The professional quali?cations of the teaching staff at the Faculty of Medicine of Masaryk University, as well as hospital facilities built up conceptually and in a modern style including their equipment with medical out?t, guarantee a high-quality preparation of future physicians. Besides the principal health and therapeutical programmes, the clinics in Brno are also involved in highly specialised projects. Many faculty teachers are outstanding in their research work, their results being well known even outside our country. They guide students interested in this ?eld to these investigatory activities. Every year competitions for the best student scienti?c work are held.


Degree Programmes

The Faculty of Medicine of Masaryk University in Brno offers several curricula. The Master’s study programme of General Medicine takes six years, the programme of Dentistry lasts ?ve years. These programmes are taught in Czech and, for international students who are self-payers, also in English.

About 600-700 Czech-speaking students are admitted yearly to the Faculty of Medicine and, additionally to them, about 100 foreign self-paying students. After passing the state examinations at the end of their study, the students are awarded the degree of MUDr. (Medicinae Universae Doctor) or MDDr. (Medicinae Dentalis Doctor) or Bc. (Bachelor of Health Sciences). The degrees are fully recognised in the EU and in most other countries at least for a limited registration, but students should ask the authorities or professional bodies in their countries for information about the conditions for a full registration and recognition of the degree required to practice medicine in their countries. The Faculty is listed in the World Directory of Medical Schools published by the WHO (7th edition, 2000, p. 105).

The specialists in oral medicine are educated in the study programme of Dentistry, which is comparable with current European standards. After ?ve years of study students will be awarded the corresponding degree of MDDr. (Medicinae Dentalis Doctor). They will be quali?ed to practise in all ?elds of dental care. About 60 Czech-speaking and 15 foreign students are admitted yearly.

There are also three-year programmes available in Health Care and Nursing, which lead to the degree of Bachelor (abbreviated as Bc.). These programmes are more practically focused and include specialisations in Human Nutrition, Nursing, Therapeutical Rehabilitation and Physiotherapy, Optics – Optometry, Midwifery, and Laboratory Technician. Graduated bachelor students may continue in two-year advanced studies leading to the Master’s degree (abbreviated as Mgr.).



The medical curriculum consists of 6 years of study. It is “subject-oriented”. The ?rst two years involve courses in the fundamental theoretical subjects (Medical Terminology, First Aid, Chemistry, Biochemistry, Biophysics, Biology, Anatomy, Histology and Embryology, Neuroscienc es, and Physiology). The 3rd year includes subjects of preclinical education (courses of Pathological Anatomy, Pathological Physiology, Immunology, Microbiology, Community Medicine); however, courses providing practical skill training prior to the clinical phase are also included (Clinical Examination in Internal Medicine and Clinical Examination in Surgery). Pharmacology is taught in the 6th and 7th semesters. The following 2 years involve studies of clinical subjects (Internal Medicine, Surgery, Gynaecology and Obstetrics, Paediatrics, Neurology, Psychiatry, Dermatovenereology, Ophthalmology, Otorhinolaryngology, Orthopaedics, Forensic Medicine, Preventive Medicine, Oncology, and Intensive Care Medicine). The 6th year is an internship in Internal Medicine (7 weeks), Surgery (5 weeks), and Family Medicine (3 weeks of work with a general practitioner for adults and one week of work with a general practitioner for children). The tuition in the preclinical part is organised weekly and examinations are only taken during the examination period at the end of the semester. Beginning from the 7th semester, tuition in the individual subjects is organised in one- or two-week blocks. The seminars, practical training and bedside teaching are concentrated in morning blocks of a daily duration of six hours. Obligatory lectures are held in the afternoons, eligible lectures are usually held in late afternoons or in the evenings.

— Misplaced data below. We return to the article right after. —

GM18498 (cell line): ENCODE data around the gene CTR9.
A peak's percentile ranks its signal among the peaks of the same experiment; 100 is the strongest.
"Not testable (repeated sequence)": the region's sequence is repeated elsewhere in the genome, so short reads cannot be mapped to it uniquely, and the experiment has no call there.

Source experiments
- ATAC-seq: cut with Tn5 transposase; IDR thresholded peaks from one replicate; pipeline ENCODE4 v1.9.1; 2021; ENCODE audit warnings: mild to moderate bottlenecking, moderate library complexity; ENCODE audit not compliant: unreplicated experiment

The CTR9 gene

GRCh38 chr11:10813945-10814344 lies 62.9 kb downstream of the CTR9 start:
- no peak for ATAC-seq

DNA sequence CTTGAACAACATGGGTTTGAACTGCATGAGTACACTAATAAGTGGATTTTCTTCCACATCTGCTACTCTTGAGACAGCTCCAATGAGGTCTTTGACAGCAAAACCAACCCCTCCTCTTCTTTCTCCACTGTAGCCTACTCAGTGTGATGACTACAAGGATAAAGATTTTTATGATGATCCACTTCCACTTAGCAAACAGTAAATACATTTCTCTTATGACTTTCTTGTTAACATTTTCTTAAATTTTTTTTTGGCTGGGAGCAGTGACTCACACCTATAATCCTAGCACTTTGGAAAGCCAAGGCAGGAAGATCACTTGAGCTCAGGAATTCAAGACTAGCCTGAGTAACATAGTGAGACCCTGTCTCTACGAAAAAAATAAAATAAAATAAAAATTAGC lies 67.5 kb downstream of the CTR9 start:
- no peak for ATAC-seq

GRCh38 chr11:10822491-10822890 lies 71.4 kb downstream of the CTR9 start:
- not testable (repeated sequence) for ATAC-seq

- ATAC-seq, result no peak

The curriculum also contains obligatory summer vacation practical trainings after the 2nd, 3rd, 4th, and 5th years.

Admissions of students

Every applicant must have completed successfully at least 4 years of studies at a secondary school closed by a school-leaving examination (maturity examination). Students are admitted on the basis of an entrance examination which includes written multiple-choice tests in Chemistry, Biology, and Physics. The number of Czech applicants in the last three years was about 2 000, the number of accepted applicants ranged between 350 – 400.

Examinations, grading system

To complete a course means to ful?l its requirements in one of the following ways: course-unit credit, colloquium, examination, state doctoral examination.

Oral examinations and written tests are used for the evaluation of knowledge. Examinations are discipline-based and are held by departments. There is usually an examination at the end of each course. The examination often consists of a written and an oral part; sometimes the written part is of an elimination character. A component of some clinical examinations is also a practical exam involving patient cases. In addition, the student knowledge and practical skills are constantly evaluated during seminars and practical work, mainly using shorter tests or essays.

The ?nal evaluation – State Doctoral Examination – consists of four exams (Public Health, Paediatrics, Obstetrics and Gynaecology, Internal Medicine and Surgery) which the student has to pass during the 11th and 12th semesters.